Build quality across both companies appears to be about equal.. Nvidia's high end reference cooler takes the cake though if it's partners would use it more. Hopefully AMD takes note of that. One of the sticking points for many who might be early adopters (of either company) is always the cooler. Having something really special that will still be enticing after custom designs come out was a great move by Nvidia that I hope AMD also adopts. Reply
  • meacupla - Monday, October 28, 2013 - link

    not quite yet?
    We already know 290X trades blows with Titan and actually beats it in ultra high resolutions, while 780Ti performance is still just speculation at this point.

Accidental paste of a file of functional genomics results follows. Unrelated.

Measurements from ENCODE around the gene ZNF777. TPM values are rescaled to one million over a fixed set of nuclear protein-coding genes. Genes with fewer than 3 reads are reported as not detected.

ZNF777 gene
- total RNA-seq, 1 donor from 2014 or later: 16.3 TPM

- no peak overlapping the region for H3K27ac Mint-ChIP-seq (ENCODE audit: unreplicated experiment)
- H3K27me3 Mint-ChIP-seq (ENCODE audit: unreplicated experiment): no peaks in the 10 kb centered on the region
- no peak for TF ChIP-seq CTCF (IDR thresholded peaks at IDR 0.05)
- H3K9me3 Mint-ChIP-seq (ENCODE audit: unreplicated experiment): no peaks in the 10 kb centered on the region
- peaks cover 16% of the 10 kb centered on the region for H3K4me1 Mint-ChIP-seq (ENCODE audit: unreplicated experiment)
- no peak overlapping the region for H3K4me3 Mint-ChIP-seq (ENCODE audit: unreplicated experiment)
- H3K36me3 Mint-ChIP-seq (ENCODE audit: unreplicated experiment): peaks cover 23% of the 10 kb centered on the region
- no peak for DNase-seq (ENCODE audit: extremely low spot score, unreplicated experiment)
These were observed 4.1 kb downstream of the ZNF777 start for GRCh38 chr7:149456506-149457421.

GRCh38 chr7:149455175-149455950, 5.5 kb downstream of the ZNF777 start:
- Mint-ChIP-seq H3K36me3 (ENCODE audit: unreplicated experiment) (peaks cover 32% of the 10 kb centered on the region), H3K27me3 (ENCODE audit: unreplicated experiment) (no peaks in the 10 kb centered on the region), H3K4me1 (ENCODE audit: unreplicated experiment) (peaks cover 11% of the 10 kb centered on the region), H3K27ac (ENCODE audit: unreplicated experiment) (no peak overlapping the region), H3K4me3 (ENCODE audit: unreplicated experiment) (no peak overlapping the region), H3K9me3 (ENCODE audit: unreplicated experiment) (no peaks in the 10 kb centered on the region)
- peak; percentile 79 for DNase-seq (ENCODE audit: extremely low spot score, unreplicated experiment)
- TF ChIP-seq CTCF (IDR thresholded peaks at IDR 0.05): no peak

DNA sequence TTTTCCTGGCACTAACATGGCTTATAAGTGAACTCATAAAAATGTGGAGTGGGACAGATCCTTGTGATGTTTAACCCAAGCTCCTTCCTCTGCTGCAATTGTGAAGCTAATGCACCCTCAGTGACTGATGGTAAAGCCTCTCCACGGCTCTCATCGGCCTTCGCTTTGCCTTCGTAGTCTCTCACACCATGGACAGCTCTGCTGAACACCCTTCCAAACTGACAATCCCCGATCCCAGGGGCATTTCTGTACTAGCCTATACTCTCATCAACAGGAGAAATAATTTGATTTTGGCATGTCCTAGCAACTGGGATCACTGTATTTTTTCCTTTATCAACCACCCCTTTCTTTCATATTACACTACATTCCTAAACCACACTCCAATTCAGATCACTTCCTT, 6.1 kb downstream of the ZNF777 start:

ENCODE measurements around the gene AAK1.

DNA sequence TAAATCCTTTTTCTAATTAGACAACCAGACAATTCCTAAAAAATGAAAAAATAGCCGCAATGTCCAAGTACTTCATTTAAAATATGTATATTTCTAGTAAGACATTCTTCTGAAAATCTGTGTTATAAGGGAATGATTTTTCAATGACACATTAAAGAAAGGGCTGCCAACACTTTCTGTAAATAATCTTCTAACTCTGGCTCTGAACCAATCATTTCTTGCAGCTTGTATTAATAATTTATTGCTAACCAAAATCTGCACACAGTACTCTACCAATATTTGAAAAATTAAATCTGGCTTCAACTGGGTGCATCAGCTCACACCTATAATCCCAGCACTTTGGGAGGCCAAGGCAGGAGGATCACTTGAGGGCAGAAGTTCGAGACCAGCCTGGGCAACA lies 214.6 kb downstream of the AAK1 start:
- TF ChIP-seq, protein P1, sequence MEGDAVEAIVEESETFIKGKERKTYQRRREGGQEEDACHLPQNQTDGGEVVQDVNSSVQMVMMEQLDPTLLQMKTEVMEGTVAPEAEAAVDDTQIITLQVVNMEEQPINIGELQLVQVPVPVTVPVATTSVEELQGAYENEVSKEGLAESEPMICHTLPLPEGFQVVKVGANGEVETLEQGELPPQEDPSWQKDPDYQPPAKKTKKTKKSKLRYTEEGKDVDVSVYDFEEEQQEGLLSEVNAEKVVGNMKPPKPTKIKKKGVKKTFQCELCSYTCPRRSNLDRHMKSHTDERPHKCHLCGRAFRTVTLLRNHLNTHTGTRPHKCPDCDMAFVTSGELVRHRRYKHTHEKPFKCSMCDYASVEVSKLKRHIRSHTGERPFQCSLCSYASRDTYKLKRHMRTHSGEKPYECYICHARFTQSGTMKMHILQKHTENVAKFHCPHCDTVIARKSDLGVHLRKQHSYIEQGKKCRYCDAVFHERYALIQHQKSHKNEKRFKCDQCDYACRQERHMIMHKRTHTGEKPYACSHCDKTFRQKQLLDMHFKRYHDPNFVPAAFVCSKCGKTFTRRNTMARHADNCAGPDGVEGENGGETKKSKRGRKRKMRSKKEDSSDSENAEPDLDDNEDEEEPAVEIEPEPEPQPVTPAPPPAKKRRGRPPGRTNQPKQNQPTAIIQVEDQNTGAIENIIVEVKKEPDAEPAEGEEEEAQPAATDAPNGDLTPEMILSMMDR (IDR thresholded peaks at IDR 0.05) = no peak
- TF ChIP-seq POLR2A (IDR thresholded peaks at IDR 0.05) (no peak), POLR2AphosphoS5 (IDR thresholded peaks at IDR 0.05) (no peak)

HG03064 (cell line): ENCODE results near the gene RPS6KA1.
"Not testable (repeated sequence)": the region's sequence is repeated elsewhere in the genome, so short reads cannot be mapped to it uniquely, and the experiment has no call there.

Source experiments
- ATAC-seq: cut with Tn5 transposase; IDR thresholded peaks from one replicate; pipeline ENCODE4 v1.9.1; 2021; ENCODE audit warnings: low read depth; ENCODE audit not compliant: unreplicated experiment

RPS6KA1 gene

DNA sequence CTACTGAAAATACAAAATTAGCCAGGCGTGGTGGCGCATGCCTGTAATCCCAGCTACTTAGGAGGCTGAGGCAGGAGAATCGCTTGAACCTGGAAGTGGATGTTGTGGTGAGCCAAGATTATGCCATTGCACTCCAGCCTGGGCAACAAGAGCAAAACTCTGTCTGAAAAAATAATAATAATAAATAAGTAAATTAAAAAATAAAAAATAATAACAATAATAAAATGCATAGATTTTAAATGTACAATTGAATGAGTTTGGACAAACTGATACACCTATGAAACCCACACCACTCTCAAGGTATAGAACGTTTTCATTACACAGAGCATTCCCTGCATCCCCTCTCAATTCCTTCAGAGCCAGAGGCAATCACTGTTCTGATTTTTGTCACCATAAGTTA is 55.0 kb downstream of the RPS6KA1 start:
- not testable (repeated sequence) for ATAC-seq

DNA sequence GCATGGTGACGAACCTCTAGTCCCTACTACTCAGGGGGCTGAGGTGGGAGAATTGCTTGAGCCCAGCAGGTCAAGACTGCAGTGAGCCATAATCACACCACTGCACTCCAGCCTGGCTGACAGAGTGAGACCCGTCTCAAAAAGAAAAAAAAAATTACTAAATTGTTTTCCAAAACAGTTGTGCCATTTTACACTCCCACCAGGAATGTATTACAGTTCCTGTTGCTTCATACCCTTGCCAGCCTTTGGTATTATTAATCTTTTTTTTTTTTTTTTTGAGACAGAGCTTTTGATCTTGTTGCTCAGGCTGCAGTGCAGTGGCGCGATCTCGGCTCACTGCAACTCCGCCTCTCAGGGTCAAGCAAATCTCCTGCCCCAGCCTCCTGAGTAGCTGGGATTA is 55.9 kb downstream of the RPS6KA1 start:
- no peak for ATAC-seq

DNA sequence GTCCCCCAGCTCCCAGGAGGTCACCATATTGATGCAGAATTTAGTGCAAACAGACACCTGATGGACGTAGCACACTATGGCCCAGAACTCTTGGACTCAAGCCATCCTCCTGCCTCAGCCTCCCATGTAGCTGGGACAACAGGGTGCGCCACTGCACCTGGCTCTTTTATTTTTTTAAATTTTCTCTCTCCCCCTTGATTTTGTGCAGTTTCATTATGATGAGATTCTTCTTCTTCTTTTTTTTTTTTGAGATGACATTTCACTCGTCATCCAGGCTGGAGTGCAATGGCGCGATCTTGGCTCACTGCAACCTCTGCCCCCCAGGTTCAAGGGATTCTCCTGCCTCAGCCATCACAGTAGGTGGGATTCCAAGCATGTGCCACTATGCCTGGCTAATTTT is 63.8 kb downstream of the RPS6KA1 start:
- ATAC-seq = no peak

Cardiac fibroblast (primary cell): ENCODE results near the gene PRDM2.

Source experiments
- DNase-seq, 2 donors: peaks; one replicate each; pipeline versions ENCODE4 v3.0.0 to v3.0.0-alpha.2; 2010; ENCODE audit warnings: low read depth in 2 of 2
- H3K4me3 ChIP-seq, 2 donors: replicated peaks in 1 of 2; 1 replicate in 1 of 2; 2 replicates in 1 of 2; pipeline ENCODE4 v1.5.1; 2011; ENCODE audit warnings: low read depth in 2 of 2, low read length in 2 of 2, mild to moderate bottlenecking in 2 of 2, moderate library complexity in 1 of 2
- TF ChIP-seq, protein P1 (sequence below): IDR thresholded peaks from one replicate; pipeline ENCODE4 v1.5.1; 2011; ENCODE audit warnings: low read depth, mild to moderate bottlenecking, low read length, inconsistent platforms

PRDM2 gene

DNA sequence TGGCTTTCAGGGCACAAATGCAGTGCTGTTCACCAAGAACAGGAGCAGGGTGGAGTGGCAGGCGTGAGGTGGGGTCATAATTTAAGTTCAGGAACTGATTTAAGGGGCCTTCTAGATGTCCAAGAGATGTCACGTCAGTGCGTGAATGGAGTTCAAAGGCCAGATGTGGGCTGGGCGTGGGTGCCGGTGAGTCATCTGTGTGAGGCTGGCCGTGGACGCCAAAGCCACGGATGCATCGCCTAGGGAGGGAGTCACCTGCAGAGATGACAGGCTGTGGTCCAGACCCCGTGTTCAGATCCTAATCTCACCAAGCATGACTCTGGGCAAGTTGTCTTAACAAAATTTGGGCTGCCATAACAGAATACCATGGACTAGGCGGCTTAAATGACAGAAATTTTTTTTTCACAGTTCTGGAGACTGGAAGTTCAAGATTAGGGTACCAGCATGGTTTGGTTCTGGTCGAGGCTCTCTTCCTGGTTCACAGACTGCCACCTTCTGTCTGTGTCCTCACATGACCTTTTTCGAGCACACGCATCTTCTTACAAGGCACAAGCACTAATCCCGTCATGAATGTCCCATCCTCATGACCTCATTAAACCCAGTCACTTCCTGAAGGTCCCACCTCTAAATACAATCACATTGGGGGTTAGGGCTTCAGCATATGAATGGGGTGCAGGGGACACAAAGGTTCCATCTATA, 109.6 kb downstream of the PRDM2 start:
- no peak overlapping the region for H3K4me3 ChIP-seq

And we are still waiting on word for 290 pricing and performance.

    Either way, this competition is good for the customer.
    Reply
  • Sancus - Monday, October 28, 2013 - link

    There's a big problem with using the 290X for ultra-high resolutions, though. If you were to do that, you'd want at least 2 or 3 of them, because one of them isn't good enough even if they are a few percent faster than an overclocked 780: the noise. One 290X is noisy but not a big deal, 2 or 3 of them goes from "noisy" to "completely intolerable". Plus Crossfire is still a mess, especially with Eyefinity. Reply
  • Spunjji - Monday, October 28, 2013 - link

    You clearly haven't read the 290X crossfire articles, then, because it works fine for the 290X. Also consider that anyone spending the money on those cards and the accompanying setup would have to be startlingly dim to use the stock coolers on any of these devices when superior options are available. Reply